Commentary

A7.403 The Judiciary's response to tax avoidance

Administration and compliance

A7.403 The Judiciary's response to tax avoidance

A7.403 The Judiciary's response to tax avoidance

The Ramsay principle, Tower MCashback and purposive construction of statute

'Substance over form' has been a long standing principle of accounting treatment under UK GAAP. Tax legislation however, often looks to the legal form of a transaction rather then looking at the substance behind it or behind a series of transactions to determine the overall result. The extent to which a court is entitled to disregard the legal form of the transaction and to have regard to the underlying substance has evolved over time. The problem is well put in the following extract from a judgment of Lord Greene:

'In dealing with income tax questions it frequently happens that there are two methods at least of achieving a particular financial result. If one of those methods is adopted tax will be payable. If the other method is adopted, tax will not be payable... The net result from the financial point of view is precisely the same in each case, but one method of achieving it attracts tax and the other method does not. There have been cases in the past where what has been called the substance of the transaction has been thought to enable the court to construe a document in such a way as to attract tax1.'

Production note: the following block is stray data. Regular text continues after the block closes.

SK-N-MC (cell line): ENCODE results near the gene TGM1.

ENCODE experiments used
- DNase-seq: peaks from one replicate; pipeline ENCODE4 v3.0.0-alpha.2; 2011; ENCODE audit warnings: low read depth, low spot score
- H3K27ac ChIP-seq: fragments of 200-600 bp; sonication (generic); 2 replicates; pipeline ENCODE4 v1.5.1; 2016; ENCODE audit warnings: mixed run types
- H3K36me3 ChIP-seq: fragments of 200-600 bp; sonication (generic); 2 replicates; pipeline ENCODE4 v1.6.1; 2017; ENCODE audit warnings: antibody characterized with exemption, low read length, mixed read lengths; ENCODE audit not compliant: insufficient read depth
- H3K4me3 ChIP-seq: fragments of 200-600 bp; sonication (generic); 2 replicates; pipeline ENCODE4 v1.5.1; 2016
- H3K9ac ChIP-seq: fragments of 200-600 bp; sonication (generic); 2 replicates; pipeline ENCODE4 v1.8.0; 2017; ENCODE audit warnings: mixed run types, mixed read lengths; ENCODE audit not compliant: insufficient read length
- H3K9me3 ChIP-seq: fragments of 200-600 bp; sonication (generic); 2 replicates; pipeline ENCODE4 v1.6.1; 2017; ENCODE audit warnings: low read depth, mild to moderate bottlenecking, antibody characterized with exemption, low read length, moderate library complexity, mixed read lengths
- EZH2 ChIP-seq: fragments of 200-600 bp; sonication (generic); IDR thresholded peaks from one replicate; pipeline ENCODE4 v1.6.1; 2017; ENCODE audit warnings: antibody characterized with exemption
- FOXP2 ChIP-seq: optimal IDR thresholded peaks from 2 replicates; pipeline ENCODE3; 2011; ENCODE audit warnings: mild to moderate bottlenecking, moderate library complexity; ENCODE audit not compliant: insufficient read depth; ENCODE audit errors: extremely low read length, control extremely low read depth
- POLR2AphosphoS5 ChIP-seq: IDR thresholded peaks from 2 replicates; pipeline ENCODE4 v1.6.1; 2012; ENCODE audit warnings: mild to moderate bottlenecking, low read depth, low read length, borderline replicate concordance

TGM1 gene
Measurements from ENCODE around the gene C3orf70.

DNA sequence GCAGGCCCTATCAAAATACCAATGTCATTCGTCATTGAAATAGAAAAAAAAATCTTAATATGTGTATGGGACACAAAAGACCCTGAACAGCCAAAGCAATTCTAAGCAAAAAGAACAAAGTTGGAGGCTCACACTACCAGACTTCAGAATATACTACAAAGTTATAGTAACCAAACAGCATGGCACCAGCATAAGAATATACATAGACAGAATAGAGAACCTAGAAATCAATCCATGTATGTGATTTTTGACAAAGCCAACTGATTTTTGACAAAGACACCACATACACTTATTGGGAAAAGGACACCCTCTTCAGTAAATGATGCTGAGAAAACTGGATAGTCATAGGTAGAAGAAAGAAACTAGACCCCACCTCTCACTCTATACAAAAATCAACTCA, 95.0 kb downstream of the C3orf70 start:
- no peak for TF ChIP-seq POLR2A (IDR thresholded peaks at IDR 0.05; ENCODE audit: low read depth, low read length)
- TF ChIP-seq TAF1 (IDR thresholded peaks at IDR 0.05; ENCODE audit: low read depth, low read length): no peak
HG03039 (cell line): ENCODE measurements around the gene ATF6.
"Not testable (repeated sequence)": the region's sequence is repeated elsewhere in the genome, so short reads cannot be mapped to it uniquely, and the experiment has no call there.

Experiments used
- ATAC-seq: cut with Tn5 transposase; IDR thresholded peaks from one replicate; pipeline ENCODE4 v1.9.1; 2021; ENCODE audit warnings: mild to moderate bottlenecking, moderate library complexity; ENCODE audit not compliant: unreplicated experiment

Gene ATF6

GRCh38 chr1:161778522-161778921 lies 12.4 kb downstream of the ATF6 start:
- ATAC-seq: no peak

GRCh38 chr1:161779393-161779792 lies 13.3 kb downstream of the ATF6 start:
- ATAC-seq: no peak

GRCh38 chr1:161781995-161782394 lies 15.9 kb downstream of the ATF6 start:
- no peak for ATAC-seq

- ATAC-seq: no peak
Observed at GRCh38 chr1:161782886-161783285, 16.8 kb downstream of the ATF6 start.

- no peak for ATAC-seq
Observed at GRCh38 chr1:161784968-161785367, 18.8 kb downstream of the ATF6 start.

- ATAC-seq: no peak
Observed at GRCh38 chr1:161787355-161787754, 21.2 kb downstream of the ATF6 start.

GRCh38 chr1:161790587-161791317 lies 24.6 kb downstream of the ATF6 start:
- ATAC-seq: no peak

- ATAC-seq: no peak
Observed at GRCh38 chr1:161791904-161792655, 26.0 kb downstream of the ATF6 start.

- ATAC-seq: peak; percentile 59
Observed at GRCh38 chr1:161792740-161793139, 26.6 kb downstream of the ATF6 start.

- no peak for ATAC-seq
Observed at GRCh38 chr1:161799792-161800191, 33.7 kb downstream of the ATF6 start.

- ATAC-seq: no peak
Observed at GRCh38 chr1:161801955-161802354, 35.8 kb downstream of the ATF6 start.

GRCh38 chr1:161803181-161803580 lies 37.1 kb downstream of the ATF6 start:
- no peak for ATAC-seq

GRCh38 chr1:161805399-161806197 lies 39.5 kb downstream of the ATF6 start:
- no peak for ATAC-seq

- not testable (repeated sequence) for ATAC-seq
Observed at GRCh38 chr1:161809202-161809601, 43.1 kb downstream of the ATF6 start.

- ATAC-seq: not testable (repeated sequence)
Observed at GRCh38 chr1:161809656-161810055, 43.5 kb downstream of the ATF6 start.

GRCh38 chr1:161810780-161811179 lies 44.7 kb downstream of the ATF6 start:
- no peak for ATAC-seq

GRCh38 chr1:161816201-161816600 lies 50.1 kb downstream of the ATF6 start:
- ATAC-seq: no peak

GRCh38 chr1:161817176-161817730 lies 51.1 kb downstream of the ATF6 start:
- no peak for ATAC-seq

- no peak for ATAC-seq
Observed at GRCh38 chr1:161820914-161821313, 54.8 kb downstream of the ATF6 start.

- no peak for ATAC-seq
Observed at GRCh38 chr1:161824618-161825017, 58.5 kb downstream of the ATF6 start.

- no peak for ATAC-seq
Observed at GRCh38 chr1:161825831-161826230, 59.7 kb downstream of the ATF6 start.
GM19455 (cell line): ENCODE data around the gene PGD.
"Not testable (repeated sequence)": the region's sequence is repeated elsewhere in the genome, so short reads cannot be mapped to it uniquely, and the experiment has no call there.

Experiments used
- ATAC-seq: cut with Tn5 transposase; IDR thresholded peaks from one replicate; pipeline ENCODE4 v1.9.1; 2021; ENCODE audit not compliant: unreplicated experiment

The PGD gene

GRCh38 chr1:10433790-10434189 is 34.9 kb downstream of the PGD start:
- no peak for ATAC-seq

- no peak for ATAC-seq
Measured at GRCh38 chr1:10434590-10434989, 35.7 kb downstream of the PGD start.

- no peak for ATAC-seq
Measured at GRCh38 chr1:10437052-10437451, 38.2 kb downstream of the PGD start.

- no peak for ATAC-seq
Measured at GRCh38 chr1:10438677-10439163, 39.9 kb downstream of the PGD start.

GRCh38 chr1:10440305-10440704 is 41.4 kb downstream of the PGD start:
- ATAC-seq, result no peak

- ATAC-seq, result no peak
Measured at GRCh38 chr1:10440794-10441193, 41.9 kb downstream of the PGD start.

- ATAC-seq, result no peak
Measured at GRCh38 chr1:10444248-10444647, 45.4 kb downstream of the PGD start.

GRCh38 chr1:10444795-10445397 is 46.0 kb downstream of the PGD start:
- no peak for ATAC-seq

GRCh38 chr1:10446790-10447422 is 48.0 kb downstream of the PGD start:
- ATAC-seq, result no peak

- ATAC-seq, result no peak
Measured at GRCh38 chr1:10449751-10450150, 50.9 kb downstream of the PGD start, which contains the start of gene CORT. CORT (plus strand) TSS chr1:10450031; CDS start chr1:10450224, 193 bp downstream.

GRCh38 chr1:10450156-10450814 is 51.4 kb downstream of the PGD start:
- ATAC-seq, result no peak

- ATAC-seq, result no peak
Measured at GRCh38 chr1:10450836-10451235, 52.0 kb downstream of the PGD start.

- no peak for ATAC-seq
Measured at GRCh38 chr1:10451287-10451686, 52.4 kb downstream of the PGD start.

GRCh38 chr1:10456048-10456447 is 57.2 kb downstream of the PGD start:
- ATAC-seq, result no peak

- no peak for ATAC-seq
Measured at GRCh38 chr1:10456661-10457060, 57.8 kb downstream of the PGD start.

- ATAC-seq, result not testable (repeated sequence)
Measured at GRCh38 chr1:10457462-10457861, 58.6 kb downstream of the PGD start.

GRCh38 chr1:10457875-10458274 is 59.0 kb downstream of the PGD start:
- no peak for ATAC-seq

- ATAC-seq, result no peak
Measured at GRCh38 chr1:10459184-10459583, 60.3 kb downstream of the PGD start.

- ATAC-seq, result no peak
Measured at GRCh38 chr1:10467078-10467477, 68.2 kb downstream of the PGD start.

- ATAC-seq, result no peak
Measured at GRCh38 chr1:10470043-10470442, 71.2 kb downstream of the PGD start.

Several cases2 over many decades, have tested the extent to which the legal form of a transaction can be ignored. In the Duke of Westminster3 case, the Duke executed deeds of covenant in favour of employees

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